Should Potential Repairs Stop You From Buying a Home?

Jene J. Long

If you’re looking to buy a home, you probably know that you’ll need to work your mortgage payment into your budget. You’ll also have to cover homeowner expenses like property taxes, insurance, and ongoing maintenance. But there’s one expense that might really scare you, and understandably so — home repairs.

The problem with home repairs is twofold. First of all, they can pop up unexpectedly. Secondly, they can be difficult to budget for.

When you sign a mortgage, you’ll be told how much to pay your loan servicer every month. You’ll also get a property tax bill from your town and a bill from your homeowners insurance company letting you know what your premium looks like. You can also determine what maintenance items you’ll need to tackle on an ongoing basis and figure out what they’ll cost you. But it’s almost impossible to predict what you’ll spend on repairs each month, quarter, or year.

In fact, you may be hesitant to buy a home due to the potential for costly repairs. But is that a reason to avoid homeownership and keep renting?

Expecting the unexpected with homeownership

While home repairs can be unpredictable, there are steps you can take to better handle them. The first one is simple: Expect them to arise.

Maybe you’ll get lucky and you won’t face too many repairs early on in homeownership, but eventually, they’re are bound to creep up, especially as your home ages. So resigning yourself to paying for them could actually help alleviate some stress, because you can work a line item for repairs into your budget. Any month you don’t spend money on repairs, that money can go right into savings so you have a cushion for when issues do arise.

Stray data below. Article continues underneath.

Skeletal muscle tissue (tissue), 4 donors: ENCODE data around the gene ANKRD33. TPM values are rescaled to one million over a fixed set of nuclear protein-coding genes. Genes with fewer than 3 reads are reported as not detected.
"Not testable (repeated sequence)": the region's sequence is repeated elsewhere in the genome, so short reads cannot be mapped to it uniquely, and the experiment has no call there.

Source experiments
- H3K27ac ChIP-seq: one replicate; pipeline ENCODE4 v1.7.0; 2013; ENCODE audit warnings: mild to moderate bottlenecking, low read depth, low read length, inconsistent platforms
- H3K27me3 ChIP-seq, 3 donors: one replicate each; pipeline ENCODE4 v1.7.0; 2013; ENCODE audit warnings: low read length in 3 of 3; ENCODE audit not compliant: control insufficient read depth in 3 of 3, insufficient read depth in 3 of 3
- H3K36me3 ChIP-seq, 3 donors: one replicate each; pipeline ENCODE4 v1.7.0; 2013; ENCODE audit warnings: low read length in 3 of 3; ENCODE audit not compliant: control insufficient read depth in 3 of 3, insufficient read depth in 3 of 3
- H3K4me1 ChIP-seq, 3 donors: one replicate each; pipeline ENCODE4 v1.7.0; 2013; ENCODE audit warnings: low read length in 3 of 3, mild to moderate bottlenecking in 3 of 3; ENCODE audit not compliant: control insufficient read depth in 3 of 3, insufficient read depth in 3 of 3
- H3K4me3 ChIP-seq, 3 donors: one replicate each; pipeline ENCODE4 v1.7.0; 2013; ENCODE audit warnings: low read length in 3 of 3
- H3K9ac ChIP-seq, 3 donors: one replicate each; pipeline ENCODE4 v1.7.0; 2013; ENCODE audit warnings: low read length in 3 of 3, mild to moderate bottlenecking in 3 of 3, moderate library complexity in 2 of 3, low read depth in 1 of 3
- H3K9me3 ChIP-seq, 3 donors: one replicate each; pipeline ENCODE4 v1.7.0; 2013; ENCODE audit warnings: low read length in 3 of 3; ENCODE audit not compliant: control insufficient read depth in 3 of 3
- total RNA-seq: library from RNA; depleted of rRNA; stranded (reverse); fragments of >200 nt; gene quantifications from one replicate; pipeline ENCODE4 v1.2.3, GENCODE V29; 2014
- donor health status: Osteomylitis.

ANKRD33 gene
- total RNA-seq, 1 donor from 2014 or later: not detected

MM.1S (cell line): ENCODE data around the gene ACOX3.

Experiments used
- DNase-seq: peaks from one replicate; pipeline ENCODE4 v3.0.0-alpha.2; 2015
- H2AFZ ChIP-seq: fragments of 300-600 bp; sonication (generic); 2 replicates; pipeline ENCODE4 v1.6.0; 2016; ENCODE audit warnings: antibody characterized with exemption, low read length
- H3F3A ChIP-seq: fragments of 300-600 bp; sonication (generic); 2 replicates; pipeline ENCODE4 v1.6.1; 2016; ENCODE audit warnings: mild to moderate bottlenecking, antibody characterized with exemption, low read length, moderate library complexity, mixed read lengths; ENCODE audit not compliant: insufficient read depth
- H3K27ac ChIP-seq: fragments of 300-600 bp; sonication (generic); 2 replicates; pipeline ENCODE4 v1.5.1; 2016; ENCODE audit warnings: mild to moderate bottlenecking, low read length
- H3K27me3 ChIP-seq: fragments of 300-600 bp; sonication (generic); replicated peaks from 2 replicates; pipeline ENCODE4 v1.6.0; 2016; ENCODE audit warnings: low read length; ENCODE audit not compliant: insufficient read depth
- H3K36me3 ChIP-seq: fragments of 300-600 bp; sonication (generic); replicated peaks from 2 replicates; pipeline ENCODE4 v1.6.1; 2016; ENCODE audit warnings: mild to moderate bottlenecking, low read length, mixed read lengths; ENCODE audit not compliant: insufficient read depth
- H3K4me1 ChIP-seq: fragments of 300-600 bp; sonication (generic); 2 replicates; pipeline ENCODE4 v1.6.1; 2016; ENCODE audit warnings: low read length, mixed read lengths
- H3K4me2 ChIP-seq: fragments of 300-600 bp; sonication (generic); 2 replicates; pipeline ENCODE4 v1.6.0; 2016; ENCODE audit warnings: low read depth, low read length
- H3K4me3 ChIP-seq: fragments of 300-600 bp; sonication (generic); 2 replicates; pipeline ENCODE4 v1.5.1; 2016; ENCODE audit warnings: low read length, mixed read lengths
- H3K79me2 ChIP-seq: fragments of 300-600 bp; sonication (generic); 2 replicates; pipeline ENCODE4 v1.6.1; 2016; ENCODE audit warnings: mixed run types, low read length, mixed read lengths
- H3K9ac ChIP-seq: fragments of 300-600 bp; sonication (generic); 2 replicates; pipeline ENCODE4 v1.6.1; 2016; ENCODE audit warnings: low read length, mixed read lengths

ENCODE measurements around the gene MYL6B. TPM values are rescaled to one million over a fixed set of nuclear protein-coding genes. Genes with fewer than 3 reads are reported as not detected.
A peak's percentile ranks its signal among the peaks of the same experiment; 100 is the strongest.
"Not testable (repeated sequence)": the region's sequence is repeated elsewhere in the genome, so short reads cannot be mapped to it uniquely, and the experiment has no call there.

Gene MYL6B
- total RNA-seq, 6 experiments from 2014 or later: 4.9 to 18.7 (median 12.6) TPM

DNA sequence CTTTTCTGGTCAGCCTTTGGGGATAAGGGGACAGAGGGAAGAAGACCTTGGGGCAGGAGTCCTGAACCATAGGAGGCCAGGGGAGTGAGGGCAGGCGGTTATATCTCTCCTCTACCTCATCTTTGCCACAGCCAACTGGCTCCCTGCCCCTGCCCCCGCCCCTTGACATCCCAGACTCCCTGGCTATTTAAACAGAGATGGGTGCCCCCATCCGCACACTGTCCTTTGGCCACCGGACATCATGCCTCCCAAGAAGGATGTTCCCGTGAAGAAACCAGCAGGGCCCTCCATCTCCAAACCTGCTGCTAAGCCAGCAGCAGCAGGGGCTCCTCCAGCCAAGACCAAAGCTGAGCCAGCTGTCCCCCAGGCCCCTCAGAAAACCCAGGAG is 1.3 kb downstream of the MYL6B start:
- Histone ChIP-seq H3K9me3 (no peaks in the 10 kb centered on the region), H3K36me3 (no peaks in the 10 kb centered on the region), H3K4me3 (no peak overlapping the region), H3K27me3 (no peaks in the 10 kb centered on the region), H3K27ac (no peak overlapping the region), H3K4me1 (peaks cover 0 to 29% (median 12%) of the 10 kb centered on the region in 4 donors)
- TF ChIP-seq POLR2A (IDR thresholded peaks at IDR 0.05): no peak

Secondly, have a healthy emergency fund before you buy a home. If you go into homeownership with enough money in savings to cover at least three months of living expenses, chances are, you’ll be able to manage a surprise home repair that isn’t catastrophic.

At the same time, if you factor home repairs into your budget, it’s unlikely you’ll spend money on them every month. If you’re diligent about putting that money into savings during those months when issues don’t arise, you’ll be in a great position to boost your emergency savings consistently.

It’s okay to keep renting

Homeownership isn’t for everyone. If you really can’t handle the idea of having costly home repairs to grapple with, you may decide that renting is a better choice for you.

As a tenant, you’re only liable for the monthly rent payment. And while your rent could go up year after year, if you’re hit with an increase that doesn’t work for you, you can always find a new place to live. On the other hand, you can’t just abandon your home in a snap if repair bills come up.

While homeownership offers a lot of benefits, like the chance to build equity in a property whose value can rise over time, it may not align with your financial comfort level. And if you’re the type who doesn’t do well with surprise bills, then buying a home may not be the best option for you.

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